When the real estate market is slow or there is a difficult or unique property involved, it can be difficult for homeowners to sell their property. A seller-financed real estate sale can be the best option to attract a wider scope of prospective buyers. Seller financed (also known as seller financing or owner financing) is one of the oldest forms of lending but misunderstood and known least by property sellers and buyers.

What is a Seller Financed Real Estate Sale?

A seller-financed sale is a real estate transaction where the owner (seller) of the property provides the buyer with a loan to cover all or some part of the sale price, eliminating the need for a bank or a mortgage lender. The property secures the loan, making it less risky for the seller.

Both the seller and buyer get into an agreement, where the seller sets the sale price, determines and accepts a down payment, then the buyer repays the balance over time.

The terms of the agreement are usually written down on a promissory note. The note will also consist of the payment schedule, the interest rate, and where and to whom the monthly payments should be sent. The note can also have the recourse that the seller can take if a buyer default occurs.

Points to Note When Using Seller Financing

When using this mode of financing as a buyer, it’s crucial to confirm if the property is free from any mortgage and debts since buying a house that already has an underlying mortgage can introduce extra complications. For example, the bank can ask the owner to pay it back in full now that the property is being sold.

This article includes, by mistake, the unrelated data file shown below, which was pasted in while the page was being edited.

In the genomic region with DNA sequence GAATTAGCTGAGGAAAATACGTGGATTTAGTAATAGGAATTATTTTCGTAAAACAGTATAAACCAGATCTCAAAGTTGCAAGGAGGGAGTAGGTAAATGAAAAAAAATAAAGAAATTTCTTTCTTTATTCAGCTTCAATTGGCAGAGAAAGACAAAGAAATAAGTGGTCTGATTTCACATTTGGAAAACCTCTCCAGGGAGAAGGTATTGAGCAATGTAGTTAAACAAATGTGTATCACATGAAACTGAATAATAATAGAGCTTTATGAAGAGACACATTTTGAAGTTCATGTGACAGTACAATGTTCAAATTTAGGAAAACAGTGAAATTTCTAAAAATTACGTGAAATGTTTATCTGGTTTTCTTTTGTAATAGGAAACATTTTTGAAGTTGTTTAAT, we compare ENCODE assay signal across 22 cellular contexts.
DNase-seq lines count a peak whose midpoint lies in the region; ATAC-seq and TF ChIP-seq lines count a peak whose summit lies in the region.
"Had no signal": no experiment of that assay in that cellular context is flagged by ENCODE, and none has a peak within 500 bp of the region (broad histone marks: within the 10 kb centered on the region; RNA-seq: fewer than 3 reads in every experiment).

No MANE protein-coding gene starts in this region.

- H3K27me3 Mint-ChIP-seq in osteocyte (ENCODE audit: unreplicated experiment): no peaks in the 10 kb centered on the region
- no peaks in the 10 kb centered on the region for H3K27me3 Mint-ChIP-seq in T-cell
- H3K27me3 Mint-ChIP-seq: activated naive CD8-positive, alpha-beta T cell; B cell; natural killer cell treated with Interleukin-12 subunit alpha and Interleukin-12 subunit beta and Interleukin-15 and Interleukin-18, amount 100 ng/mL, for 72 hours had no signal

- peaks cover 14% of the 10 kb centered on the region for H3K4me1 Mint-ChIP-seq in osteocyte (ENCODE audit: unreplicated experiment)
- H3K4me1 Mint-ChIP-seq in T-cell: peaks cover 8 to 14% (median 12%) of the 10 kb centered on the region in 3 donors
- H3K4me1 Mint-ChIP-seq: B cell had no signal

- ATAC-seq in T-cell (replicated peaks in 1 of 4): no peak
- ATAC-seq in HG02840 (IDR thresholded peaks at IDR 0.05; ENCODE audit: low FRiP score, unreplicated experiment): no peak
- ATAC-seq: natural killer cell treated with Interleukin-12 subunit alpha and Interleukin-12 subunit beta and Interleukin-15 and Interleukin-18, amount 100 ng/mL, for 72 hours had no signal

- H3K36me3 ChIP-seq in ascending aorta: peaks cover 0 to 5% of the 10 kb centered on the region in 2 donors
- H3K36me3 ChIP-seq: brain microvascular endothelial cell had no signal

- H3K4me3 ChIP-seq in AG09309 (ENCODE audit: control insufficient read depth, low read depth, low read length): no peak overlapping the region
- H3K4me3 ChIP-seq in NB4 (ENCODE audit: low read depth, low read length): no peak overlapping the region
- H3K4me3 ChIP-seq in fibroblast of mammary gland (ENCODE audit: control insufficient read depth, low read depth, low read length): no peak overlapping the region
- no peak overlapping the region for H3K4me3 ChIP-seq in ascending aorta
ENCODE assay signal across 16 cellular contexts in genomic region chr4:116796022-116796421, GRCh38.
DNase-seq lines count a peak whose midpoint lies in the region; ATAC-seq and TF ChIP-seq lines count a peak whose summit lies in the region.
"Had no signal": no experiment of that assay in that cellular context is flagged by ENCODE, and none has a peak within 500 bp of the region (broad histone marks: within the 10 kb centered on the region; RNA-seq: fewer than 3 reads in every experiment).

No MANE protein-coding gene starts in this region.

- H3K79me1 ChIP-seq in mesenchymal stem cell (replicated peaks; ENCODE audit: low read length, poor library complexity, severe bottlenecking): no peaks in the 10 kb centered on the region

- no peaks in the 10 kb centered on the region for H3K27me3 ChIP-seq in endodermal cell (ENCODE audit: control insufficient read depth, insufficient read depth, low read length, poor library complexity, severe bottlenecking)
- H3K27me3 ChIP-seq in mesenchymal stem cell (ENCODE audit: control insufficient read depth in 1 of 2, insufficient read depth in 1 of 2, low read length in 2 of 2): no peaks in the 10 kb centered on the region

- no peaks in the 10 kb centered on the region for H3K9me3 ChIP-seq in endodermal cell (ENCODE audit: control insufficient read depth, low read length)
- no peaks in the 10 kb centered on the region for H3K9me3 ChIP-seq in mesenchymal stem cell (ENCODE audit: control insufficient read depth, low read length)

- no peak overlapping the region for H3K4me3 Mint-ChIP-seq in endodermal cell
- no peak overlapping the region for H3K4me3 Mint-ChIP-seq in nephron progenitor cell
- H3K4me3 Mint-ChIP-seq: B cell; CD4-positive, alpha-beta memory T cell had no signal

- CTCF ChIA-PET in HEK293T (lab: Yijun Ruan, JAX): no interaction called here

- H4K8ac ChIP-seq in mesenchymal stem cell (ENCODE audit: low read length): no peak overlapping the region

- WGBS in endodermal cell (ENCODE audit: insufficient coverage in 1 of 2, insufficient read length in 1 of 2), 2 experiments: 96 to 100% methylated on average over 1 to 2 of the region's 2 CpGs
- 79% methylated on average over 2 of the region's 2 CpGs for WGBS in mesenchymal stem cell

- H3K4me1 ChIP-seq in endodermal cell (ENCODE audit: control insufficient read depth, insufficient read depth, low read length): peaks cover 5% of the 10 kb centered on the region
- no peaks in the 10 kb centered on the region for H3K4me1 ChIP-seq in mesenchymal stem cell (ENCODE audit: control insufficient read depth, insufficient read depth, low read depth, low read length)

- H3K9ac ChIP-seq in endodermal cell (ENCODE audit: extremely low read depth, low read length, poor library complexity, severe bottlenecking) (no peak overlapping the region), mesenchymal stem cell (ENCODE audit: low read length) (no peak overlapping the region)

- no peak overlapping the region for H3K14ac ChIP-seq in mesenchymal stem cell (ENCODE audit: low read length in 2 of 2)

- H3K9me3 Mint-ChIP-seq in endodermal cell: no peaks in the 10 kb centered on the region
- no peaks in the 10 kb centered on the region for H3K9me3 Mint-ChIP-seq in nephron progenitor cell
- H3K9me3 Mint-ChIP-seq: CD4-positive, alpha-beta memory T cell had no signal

As a seller, it’s crucial to request a bigger down payment. And if the buyer agrees, it will show he’s committed to buying the property while reducing the financial risk towards the seller.

Advantages of Seller Financing

This kind of financing offers lower closing costs for both the buyer and the seller. The bank fees, mortgage/discount points, origination fees, and other charges are eliminated since no lending institution is involved in the process.

The seller, on the other hand, can receive a much higher interest that he/she would never obtain from a typical checking/savings account. The seller can also demand a higher price for assisting the buyer with his financial needs. The seller does not have to do costly repairs as required by mortgage companies. And the monthly payments serve as extra income, which will result in long-term profit.

Additionally, the seller does not have to pay taxes on the whole amount because they don’t get the full amount. This allows the seller to defer to spread their tax liability over the term of the contract payout.

Disadvantages of Seller Financing

The main drawback for buyers participating in a seller-financed deal is that interest rates are relatively high compared to the rates offered by banks and mortgage companies. The loan also tends to be short-term, requiring the buyer to make the balloon payment a few years after the agreement.

For the seller, the main downside is the time and cost of recouping the property if the buyer defaults.

Is It a Worthwhile Option?

The seller financed deal is a viable option for homebuyers and sellers as long as it addresses their concerns. However, both parties need to engage a professional real estate agent, attorney and CPA who can offer advice and draw up all the necessary documents that protect the buyer’s and seller’s interests while complying with the federal and state lending laws.

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George A. Tallabas III
Associate Broker
RE/MAX Executives

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